Overall suggestions and thoughts


As a long-time user of P2P and torrents just trying out Tribler, this one is rough around the edges, and I’ve a few comments. In no particular order:

The entire idea of a video player embedded in a torrent client is kind of silly, in my opinion. It’s not small and is questionably necessary. More-or-less all users will have a media player from their OS, browser, or a dedicated program, so there’s little reason to jam one into the torrent client too.

The general window state, sorting orders, column sizes, and the like, should be remembered, and seems not to be at current.

The entire UX/UI surrounding tokens, the token balance, market, mining, and all their details, is very unfriendly. The entire concept of tokens needs explanation within the program, as does the ‘trust map’ and the reason clients exchange non-trivial amounts of data without incrementing any counters visible outside of the tokens and the debug screen, the last part of which is likely to concern or confuse traditional torrent users.

Similarly, the UX around channels is terribly unclear. The meaning/definition of a channel isn’t explained, much less that of “my channel” or of subscribing. Even the method by which to subscribe is effectively hidden, by virtue of an interactive area - the rating column - with no hint as to its existence as interactive or function. The whole channel concept needs a tutorial and some UI rework. The nature of ‘downloading’ a channel could also use some clarification and a separate element to indicate its status and completion, without having to open the channel in question.

I would strongly suggest tool-tips for the buttons present and overall making interactive areas much more obvious. For specific examples, a separate column with an obvious ‘heart’ icon for subscribing, rather than mixing it in with a ‘rating’ column, and making the token balance more obviously an interactive element. The UI just lacks clarity on what can be interacted with and what it does, in some places; for another example, it’s not even clear what initiates a health check on a torrent until trial-and-error discovers it to be selecting the torrent in question.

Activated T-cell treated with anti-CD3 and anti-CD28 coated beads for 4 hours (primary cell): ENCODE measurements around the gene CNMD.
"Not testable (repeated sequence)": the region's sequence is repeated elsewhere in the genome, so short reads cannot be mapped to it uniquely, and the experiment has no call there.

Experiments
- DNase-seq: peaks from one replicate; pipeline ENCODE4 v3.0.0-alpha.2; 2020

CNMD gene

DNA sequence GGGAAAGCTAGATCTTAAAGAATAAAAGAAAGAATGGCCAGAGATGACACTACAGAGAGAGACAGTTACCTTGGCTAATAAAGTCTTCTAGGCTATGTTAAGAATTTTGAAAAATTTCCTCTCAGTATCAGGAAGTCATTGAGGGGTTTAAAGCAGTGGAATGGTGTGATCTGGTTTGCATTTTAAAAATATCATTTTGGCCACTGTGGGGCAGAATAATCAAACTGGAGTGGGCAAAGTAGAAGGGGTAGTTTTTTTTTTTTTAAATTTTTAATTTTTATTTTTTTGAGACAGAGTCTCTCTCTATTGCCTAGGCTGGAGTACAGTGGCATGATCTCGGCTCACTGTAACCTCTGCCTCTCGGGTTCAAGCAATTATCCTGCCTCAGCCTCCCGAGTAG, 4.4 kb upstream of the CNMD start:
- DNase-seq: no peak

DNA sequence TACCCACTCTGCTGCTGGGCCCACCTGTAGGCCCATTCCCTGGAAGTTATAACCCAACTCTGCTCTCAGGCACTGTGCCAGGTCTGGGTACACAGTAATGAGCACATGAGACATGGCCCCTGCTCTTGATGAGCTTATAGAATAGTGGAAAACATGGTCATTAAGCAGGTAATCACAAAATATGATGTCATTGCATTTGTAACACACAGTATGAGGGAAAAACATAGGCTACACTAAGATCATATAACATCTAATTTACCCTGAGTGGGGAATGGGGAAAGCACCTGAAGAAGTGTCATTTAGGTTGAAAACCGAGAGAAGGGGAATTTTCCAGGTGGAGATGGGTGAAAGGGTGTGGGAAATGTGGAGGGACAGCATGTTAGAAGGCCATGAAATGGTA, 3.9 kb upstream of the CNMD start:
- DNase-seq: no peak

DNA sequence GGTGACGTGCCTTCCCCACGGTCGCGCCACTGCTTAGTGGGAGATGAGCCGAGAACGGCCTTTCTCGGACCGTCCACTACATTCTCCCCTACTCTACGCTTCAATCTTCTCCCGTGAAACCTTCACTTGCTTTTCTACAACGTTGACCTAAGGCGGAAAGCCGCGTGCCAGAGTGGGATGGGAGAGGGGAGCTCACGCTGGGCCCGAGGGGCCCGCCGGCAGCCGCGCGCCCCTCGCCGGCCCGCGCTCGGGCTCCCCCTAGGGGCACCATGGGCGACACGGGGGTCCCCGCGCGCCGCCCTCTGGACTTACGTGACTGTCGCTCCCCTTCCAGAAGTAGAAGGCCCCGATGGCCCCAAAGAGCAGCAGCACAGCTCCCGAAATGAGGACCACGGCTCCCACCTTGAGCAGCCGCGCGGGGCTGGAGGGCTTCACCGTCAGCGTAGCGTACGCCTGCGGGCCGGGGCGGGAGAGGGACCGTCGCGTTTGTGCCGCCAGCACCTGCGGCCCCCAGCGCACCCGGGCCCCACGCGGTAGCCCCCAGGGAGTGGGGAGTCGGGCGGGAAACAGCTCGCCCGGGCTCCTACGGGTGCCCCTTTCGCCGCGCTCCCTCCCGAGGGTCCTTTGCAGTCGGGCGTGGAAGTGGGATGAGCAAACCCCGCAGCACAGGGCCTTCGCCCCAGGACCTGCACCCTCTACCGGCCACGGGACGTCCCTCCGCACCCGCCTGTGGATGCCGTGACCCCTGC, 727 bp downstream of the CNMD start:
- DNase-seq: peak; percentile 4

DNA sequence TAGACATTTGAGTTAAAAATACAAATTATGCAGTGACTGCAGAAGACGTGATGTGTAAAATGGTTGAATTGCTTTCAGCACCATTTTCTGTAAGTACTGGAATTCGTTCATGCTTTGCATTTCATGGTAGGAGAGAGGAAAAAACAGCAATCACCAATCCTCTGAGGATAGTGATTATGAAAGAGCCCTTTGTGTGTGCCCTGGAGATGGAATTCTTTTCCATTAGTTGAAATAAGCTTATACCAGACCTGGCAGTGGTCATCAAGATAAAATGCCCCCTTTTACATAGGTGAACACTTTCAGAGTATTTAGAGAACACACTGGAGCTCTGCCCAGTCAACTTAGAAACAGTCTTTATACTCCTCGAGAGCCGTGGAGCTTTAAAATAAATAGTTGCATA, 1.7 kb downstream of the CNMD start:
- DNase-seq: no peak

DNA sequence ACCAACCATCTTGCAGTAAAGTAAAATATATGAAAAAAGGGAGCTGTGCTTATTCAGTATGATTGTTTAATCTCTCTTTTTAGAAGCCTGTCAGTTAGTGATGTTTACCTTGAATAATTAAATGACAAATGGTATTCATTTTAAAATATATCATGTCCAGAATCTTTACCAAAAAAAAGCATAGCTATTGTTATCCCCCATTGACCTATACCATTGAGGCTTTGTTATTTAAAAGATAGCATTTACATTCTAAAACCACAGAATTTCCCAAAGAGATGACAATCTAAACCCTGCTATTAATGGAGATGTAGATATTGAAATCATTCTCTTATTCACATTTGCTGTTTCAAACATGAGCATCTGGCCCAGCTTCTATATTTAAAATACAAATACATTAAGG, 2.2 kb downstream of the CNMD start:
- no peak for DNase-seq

The entire ‘trust graph’ tab looks to be largely a cosmetic feature, and as such, also looks like an ideal place to shrink the cosmetic element and jam in a variety of status and diagnostic data for the system and the network, in an easily user-readable format. In general, the program needs easily-accessible readouts for system and connection info, such as the current hops, UL/DL speeds and limits, connections currently active, exit node status, health of connections (for cases of firewalls, for example), and some of the basics would also do well in something like a status bar, or a lower section of the existing left-side panel. It’s extremely subpar to have to poke through either a debug screen or the multiple tabs of the options to get an idea of what’s going on.

As the token balance is kind of a big thing, why isn’t there a Tokens tab in the left panel? That would be a more intuitive method of accessing it than by clicking the token balance, though both could be used.

The warning around being an exit node could use additional info and clarification, in my opinion.

The entirety of how Tribler differs from other, more common torrent clients, and how it interacts with its own kind and external torrents, could use a chunk of first-run tutorial, too.


These seem like good observations. I too agree that a video player isn’t necessary.

I had a problem where I accidentally started a video playing when I thought I was just downloading it, and I didn’t know it until I checked the next day and saw a negative value of around 2.5g. I couldn’t find an obvious way to stop the process and remove the video. I finally had to log off. When I logged back in later the video was cleared but then my negative value almost doubled. I finally decided to trash the app and will do a new install.


Thanks for you thoughtful review. This is by far the most constructive thing ever said by a user on this forum…
We’re going to break down your ideas into a bunch of issues and use as a guidance for upcoming development.


I haven’t yet accidentally “played” a video, but it’s awkward to think there might not be a way to abort download-for-playback easily.

You’re very welcome and thank you, that’s very high praise. I didn’t actually expect a developer response, but let me know if anything I said could use more clarification. I know I skimmed a bit on some of those points.


I created an issue on GitHub to discuss your suggestions. You are very welcome to elaborate on details there.